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Site created 12/15/97.


review added: 4/7/00



Dead Calm
1989 (1999) - Warner Bros.

review by Dan Kelly of The Digital Bits

Enhanced for 16x9 TVs

Dead Calm Film Rating: C+

Disc Ratings (Video/Audio/Extras): B/B+/D

Specs and Features

96 mins, R, letterboxed widescreen (2.35:1), 16x9 enhanced, full-frame (1.33:1), dual-sided, single-layered, Snapper case packaging, theatrical trailer, film-themed menu screens with sound, scene access (30 chapters), languages: English and French (Dolby Digital 2.0), subtitles: English and French, Closed Captioned


Billy Zane sweats. I mean, man - this guy sweats a lot. Maybe it’s because he's crazy. I hear that's what crazy people do, they sweat. One could argue, by watching Dead Calm, that Zane is sweating because it's summertime, the sun is blazing down and he's in the middle of the ocean. To counter that, I present Nicole Kidman, who doesn't sweat... er... I should say, glisten... once during this entire movie, not even while he is attempting to kill her. Kidman doesn’t even break a bead while she's having sex with him to try and get him not to kill her. I found myself wondering if having sex with a deranged killer would actually work in order to sway their opinion of who to kill and when. It seems to work in movies, but I don't know anyone willing to be that guinea pig. It's the moments like these that undermine the genuinely scary and tense setups of Dead Calm.

After the losing their child in a car wreck (one of the sillier moments of the movie - it looks as if a Chucky doll flew through the windshield), John and Rae Ingram (Sam Neill and Nicole Kidman) decide to head to the seas for a little mind and body healing. A couple weeks into their vacation, they spot an abandoned schooner. Hughie (Billy Zane), the one surviving passenger, boats over to John and Rae's ship. He explains that the entire crew of the ship died from a bad case of food poisoning. As he's resting, John leaves Rae alone with Hughie, and rows over to the schooner to check out Hughie's story. Naturally, his story is balderdash - everyone on board the fast-sinking ship died at his hands.

The really good parts of the movie are the scenes that rely on action, rather than dialogue, between the characters. The camera work and scenery are exhilarating and had me wanting more. Phillip Noyce, who would later go on to direct Patriot Games and Clear and Present Danger, forms a taut web of suspense in two separate story lines. In one, John is trying to escape the fast-sinking schooner while trying to stay in touch with his endangered wife. In the other, Rae is trying to stay alive and avoid further torture by Hughie. During these parts of the movie, I was really involved and on the edge of my seat. I wish there were more of them.

So, what do you do when you're in the middle of nowhere and there's nowhere to hide? Well, if you're Rae, you just sort of keep yourself in constant peril. There are opportunities in the movie for Rae to really give it to Hughie and end her torture. But in the interest of keeping the pace of the movie up, she instead teases him with death. Sure, she could easily kill him at several points in the movie, but she has a conscience... even in the face of his constant taunting and punishment. Her character is otherwise written much more intelligently than this, so these parts don't sit well with me.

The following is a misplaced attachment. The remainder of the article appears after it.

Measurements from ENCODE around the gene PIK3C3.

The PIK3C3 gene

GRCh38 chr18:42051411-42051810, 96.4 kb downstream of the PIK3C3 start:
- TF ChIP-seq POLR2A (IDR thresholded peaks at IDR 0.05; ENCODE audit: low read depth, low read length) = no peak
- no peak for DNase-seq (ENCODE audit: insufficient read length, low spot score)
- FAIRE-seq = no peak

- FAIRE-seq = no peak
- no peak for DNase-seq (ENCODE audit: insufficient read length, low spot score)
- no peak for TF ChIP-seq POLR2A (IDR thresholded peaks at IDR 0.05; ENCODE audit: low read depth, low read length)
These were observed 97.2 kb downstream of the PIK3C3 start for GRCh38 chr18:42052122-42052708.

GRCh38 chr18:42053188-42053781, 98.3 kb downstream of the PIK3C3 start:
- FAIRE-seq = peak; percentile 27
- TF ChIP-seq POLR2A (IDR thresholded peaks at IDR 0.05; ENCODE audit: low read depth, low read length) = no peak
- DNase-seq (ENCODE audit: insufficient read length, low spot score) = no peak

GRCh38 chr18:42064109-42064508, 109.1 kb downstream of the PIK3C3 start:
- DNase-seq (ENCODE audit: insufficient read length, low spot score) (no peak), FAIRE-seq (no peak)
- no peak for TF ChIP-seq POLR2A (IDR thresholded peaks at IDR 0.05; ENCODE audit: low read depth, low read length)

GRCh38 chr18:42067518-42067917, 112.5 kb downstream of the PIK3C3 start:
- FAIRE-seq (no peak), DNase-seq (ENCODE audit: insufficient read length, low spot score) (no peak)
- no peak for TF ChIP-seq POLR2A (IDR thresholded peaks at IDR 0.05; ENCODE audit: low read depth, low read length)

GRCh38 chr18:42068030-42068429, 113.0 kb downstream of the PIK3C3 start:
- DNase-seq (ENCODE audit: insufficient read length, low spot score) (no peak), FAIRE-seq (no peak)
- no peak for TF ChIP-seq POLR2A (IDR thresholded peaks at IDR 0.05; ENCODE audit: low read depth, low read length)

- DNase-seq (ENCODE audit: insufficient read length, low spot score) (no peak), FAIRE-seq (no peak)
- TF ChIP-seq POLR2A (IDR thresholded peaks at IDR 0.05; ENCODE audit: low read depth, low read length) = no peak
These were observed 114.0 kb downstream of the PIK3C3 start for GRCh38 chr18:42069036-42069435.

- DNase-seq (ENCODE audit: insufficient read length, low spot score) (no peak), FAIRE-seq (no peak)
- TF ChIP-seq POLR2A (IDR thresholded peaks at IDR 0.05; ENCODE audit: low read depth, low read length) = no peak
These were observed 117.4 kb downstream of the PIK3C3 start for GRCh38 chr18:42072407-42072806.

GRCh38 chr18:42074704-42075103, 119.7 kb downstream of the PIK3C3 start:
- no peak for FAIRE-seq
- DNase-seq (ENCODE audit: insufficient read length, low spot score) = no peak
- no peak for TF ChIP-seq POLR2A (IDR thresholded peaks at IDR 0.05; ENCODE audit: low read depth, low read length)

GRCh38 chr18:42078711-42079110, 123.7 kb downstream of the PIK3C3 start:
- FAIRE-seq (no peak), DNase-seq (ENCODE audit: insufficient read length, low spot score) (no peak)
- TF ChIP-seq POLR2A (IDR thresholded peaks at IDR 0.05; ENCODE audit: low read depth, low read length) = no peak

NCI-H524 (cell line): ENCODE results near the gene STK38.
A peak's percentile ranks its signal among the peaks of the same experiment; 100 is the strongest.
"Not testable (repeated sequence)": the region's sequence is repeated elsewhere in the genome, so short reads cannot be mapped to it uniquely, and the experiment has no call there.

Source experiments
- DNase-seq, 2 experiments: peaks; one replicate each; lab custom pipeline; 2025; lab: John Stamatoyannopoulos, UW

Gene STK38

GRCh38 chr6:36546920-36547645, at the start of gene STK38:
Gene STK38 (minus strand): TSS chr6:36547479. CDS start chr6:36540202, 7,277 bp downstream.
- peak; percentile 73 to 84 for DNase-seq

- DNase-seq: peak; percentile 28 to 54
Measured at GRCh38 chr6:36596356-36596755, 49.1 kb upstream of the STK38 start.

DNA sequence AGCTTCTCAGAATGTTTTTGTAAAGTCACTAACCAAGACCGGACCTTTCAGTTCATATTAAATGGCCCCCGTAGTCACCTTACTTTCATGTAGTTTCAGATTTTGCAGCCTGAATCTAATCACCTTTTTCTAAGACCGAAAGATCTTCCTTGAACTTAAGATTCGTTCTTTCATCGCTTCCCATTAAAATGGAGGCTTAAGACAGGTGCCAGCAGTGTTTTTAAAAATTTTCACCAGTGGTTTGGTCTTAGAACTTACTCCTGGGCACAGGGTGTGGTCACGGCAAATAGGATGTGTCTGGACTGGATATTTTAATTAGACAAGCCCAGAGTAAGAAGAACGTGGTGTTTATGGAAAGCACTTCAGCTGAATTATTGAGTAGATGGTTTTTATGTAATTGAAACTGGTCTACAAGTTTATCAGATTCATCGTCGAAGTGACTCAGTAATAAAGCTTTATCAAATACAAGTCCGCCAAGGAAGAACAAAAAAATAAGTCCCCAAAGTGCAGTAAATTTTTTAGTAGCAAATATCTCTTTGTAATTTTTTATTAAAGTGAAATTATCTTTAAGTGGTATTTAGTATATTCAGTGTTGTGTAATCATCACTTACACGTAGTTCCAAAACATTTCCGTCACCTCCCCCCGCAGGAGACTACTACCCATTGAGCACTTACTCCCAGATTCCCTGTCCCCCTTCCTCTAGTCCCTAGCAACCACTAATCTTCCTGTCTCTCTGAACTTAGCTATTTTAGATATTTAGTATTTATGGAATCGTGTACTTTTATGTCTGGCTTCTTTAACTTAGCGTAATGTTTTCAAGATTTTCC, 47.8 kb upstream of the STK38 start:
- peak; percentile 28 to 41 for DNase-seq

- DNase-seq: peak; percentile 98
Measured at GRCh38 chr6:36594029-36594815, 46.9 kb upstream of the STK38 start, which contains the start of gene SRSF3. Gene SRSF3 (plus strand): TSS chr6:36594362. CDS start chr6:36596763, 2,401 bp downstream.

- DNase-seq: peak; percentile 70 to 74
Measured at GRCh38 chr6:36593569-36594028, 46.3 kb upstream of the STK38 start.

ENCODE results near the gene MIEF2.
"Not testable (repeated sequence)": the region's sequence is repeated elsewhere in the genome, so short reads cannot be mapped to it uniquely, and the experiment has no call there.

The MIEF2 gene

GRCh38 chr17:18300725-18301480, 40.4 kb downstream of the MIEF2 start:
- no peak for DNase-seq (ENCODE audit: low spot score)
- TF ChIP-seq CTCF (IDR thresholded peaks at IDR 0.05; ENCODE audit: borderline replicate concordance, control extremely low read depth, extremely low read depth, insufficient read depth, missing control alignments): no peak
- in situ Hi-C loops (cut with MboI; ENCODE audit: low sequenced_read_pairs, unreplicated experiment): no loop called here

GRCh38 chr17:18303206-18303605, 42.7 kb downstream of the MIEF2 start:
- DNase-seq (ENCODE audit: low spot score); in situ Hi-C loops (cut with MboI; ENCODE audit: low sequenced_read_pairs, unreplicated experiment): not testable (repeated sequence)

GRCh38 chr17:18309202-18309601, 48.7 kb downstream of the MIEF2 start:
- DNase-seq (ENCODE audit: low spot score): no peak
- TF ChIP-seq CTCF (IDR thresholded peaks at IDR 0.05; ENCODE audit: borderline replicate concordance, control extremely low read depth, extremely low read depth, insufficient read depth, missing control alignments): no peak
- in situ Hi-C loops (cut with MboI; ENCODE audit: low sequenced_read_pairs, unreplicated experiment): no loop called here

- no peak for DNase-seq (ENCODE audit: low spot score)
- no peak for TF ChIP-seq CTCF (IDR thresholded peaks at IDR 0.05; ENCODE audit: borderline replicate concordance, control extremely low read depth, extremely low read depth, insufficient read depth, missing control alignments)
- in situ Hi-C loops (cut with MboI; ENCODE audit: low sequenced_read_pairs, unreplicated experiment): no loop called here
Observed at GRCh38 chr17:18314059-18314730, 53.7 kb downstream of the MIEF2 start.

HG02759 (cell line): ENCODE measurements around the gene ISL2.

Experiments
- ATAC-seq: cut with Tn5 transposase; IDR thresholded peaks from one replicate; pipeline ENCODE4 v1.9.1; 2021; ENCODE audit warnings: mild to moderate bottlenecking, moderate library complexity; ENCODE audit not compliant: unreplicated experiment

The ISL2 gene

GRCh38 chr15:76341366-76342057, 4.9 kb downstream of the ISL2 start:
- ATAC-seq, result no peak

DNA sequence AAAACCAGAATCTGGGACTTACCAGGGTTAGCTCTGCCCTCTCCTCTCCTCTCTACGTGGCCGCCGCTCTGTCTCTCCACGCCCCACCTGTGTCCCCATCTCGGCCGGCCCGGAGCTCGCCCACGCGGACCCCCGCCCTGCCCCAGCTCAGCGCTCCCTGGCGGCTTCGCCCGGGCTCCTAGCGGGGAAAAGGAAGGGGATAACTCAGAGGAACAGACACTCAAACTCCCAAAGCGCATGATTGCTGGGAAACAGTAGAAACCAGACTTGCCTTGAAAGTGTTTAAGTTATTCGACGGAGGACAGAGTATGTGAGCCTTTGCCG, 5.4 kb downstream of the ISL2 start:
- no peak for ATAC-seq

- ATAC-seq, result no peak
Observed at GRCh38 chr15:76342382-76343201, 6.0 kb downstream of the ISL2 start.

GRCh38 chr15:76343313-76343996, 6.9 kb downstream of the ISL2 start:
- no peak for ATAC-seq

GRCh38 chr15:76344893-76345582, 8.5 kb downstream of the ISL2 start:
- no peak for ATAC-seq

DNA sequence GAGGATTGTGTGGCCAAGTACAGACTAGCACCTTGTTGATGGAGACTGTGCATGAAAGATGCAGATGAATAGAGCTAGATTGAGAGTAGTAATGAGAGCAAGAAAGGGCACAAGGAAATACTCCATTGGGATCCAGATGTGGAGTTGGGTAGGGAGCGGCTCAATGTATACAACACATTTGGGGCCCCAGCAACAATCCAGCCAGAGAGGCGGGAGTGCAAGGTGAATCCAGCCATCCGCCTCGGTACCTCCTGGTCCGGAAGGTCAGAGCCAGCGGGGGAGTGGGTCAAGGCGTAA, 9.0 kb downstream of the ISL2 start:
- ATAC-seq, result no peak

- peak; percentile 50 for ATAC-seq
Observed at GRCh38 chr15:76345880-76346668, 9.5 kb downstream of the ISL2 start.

In paying more attention to the action elements of the story, some of the performances suffer. Billy Zane's performance is too exaggerated to be believable. His constant zig-zagging between "desperately wanting to be understood" antics and "maniacal killer on the edge" craziness is hard to follow. I don't necessarily want to know why he wants to kill them, but I do want to understand him and believe that he would do it. We, as viewers, are left to figure out why he would kill a whole boat full of people and leave himself stranded in the middle of the ocean. Sam Neill's performance is the stand out of the three. My guess is that since he is by himself most of the movie, he is relegated to more physical acting, and Sam Neill is a strong physical actor.

The video presentation of Dead Calm is pretty good. The blacks are solid and there was only a small amount of artifacting. Parts of the movie are really high on the edge enhancement, resulting in some heavy halo effect, and the colors look a bit washed out. Aside from that, this is a clean print with a nice anamorphic transfer. The surround mix is also good, but I would have liked to have heard more usage of the surround speakers. They can be particularly useful in thrillers, and with all the action and environmental noise of Dead Calm, it would have added a lot to the feel of the movie.

Warner's DVD budget line is not heavy on the features. The theatrical trailer, with an anamorphic treatment, and a French language track with subtitles, is all you get here. What else can you ask for at the $15 price level most places charge for this disc? Maybe trailers for other movies in Warner's catalogue would be a good suggestion.

If you can turn on the part of your brain that allows the willing suspension of disbelief, Dead Calm is a very enjoyable movie. The ending asks a lot of that willing suspension, and is very cornballish, but most of the movie is suspenseful and lots of fun. With a cheap price tag attached to it, this is a nice addition to Warner's budget line.

Dan Kelly
dankelly@thedigitalbits.com




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